NATURALLYCURLY READER EGYPTIANCHICK'S TRIM

How many times have you gone to the salon to ask for "just a trim" when all of a sudden half of your length is lopped off? Foregoing cutting your hair is not the answer to gaining length. Why? The split ends will accumulate and only get worse, traveling up the hair shaft and damaging more of our hair.

It is important to take care of your ends whenever you notice they are looking really frayed. There are 2 options: trimming and dusting. Each person is different.

There are 2 options: trimming and dusting.
Wavy or curly hair can usually go 3 or 4 months without a full trim and just minor dustings in between. It all depends on your hair type, length, and other factors. Here's how to tell what your hair needs.

Trimming

In order to maintain healthy ends hair should be trimmed when necessary. There's no use holding onto long hair with thinning, damaged ends.  Cutting off the damage and retaining length will be far easier. There is a myth that says trimming hair often makes your hair grow faster.  This notion is completely false. Hair is no longer living as soon as it emerges from the scalp, so trimming the ends makes no impact on growth. Maintaining healthy ends will help with retaining length. It will help with breakage, which is often the true culprit of your hair not growing. The key to trimming hair is knowing what needs to be trimmed and what doesn't.   

Dusting

This involves cutting under a 1/4 inch off of the ends of the hair to keep them in the best possible condition. Trimming often removes a larger amount of hair, so for those that are conscious of keeping their hair long dusting is a good alternative. Dusting is usually done every few weeks, often at home, which lessens the need for trims. When dusting look for thinning or uneven parts of the hair. Hairs are most protected and less likely to get damaged when they are around the same length as each other. Dusting also makes for better length retention, too.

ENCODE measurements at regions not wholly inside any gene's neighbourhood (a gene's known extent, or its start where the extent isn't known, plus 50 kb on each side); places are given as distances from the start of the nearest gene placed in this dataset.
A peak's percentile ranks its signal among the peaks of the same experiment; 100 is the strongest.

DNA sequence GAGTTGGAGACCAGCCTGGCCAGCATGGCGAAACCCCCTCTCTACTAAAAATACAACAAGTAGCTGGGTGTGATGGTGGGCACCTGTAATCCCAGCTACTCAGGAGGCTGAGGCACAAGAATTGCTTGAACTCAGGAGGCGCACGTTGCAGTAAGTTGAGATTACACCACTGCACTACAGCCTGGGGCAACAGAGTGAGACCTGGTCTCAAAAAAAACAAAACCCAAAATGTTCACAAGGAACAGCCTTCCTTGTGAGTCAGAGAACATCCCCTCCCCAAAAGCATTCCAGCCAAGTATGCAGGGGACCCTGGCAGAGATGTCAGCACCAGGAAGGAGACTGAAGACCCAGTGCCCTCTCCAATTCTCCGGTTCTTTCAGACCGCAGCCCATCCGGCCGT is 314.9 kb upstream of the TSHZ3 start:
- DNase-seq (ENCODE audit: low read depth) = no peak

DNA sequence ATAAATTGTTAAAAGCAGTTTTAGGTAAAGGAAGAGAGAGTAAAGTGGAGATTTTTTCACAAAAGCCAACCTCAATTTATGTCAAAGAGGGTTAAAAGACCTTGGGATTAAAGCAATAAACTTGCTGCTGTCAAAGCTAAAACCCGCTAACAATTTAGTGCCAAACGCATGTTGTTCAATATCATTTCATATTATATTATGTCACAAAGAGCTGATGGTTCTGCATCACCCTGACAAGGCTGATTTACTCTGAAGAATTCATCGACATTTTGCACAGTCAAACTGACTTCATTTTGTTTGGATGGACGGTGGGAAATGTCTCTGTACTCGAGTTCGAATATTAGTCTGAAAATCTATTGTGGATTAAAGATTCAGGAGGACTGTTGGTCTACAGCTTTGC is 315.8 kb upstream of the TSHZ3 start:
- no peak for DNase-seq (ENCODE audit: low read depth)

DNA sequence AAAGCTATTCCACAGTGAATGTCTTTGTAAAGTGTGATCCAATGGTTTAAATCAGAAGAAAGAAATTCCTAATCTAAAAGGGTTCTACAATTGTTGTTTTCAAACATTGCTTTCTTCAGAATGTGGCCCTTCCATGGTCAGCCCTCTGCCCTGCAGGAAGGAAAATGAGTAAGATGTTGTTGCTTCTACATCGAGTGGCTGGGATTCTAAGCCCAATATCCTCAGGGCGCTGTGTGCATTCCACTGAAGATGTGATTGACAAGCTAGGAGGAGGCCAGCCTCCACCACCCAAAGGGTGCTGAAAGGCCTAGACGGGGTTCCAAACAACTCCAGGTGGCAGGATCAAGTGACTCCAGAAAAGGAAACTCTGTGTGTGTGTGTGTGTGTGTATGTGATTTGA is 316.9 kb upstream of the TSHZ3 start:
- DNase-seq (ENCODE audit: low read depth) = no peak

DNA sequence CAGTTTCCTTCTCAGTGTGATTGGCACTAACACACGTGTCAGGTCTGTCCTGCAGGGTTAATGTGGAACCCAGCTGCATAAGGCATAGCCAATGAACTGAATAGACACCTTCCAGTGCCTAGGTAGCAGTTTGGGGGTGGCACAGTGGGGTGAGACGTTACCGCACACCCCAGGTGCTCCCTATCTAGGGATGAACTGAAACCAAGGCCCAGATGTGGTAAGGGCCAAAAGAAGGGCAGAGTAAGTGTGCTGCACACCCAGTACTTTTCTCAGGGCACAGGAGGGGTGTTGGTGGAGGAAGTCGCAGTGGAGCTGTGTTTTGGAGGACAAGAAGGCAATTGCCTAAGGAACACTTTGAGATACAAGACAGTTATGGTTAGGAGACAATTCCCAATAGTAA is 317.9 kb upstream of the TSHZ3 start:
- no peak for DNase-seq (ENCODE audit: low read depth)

Split end menders are just a temporary fix

All hair is susceptible to split ends regardless of whether you chemically process your hair or if it is natural. Split ends can't be permanently repaired despite the claims from some specially formulated haircare products. These products can only temporarily glue split ends together so they appear repaired. Splits can occur at any point along the hair shaft but tend to occur at the end of the hair (hence the name). It is often advised that split ends should be cut as the split can travel up the hair shaft. Whilst this can happen, often splits tear or break off around the point they started. It's best to just cut the split ends anyway as they can prevent full length retention.

When trimming, cutting or dusting hair, always ensure you use good quality scissors that are sharp. You don't want to cause damage as you're cutting it off. Make sure you are in good lighting to see exactly which parts of the hair are damaged. You may do this on either wet or dry hair.

Keep in mind that as curly girls, trimming hair while it's wet may result in losing more length than you realize since curly hair does have shrinkage. It is important hair is cut straight across and not at an angle as this exposes more of the cortex layer of the hair which could lead to damage. If you've had hair layered using a razor blade or cutting at an angle you might find you have a few split ends, this is simply because the hair has not been cut evenly.
 

How to Dust Your Own Hair at Home

  1. Divide your hair into somewhat equal sections. Twist and clip the sections firmly on your head. If you have curly hair, consider putting your hair into several small two-strand twists to make dusting your hair easier to control and see.
  2. Use cutting shears specifically designed to cut hair. It's worth the splurge to buy professional hair scissors when dusting or trimming your hair. Regular scissors actually aren't sharp enough to cut through hair without causing damage and possibly split ends, so always opt for hair shears when dusting your hair.  
  3. Unclip one of the sections. Try to go from the hair in your front bangs and work your way around.
  4. Examine each and every one of the ends. When you see a split end, then move on to to the next step.
  5. Trim no more than 1/4" from the ends of your hair. Anything more is no longer dusting and considered a haircut! If you're dusting your hair while it's styled in two-strand twists, cut no more than 1/4" from the end of each twist.
  6. Repeat all the steps until you have dusting all sections of your hair. This might take a while so plan ahead